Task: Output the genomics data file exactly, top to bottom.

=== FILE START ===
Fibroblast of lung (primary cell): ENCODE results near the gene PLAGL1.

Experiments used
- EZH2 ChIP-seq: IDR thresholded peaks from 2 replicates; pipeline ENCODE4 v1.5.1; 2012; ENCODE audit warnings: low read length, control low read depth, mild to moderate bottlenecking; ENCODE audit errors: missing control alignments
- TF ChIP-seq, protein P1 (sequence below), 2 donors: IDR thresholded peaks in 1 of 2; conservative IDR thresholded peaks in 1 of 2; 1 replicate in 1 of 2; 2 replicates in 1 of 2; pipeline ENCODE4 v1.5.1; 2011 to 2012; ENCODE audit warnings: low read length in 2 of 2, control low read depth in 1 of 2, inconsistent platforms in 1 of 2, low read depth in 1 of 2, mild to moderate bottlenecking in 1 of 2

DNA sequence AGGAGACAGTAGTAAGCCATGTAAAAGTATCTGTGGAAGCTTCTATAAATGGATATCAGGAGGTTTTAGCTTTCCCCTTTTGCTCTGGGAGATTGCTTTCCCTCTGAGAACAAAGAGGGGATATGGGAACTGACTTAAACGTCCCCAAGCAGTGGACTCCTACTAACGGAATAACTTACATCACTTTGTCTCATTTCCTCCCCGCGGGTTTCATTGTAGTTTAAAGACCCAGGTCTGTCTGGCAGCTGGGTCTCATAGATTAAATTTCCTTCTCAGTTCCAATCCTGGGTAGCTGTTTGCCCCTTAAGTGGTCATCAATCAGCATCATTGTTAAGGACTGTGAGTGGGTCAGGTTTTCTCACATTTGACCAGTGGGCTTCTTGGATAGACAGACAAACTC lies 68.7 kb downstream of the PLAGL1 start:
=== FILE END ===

Fibroblast of lung (primary cell): ENCODE results near the gene PLAGL1.

Experiments used
- EZH2 ChIP-seq: IDR thresholded peaks from 2 replicates; pipeline ENCODE4 v1.5.1; 2012; ENCODE audit warnings: low read length, control low read depth, mild to moderate bottlenecking; ENCODE audit errors: missing control alignments
- TF ChIP-seq, protein P1 (sequence below), 2 donors: IDR thresholded peaks in 1 of 2; conservative IDR thresholded peaks in 1 of 2; 1 replicate in 1 of 2; 2 replicates in 1 of 2; pipeline ENCODE4 v1.5.1; 2011 to 2012; ENCODE audit warnings: low read length in 2 of 2, control low read depth in 1 of 2, inconsistent platforms in 1 of 2, low read depth in 1 of 2, mild to moderate bottlenecking in 1 of 2

DNA sequence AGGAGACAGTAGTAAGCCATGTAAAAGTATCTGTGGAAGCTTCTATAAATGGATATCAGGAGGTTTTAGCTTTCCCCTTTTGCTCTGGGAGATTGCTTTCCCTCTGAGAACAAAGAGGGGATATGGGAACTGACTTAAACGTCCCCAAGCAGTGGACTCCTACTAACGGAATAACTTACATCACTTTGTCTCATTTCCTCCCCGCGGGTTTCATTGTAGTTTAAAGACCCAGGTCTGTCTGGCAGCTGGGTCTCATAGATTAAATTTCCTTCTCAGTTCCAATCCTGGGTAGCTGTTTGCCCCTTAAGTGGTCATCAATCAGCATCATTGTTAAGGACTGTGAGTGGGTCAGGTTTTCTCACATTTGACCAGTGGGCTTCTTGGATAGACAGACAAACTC lies 68.7 kb downstream of the PLAGL1 start: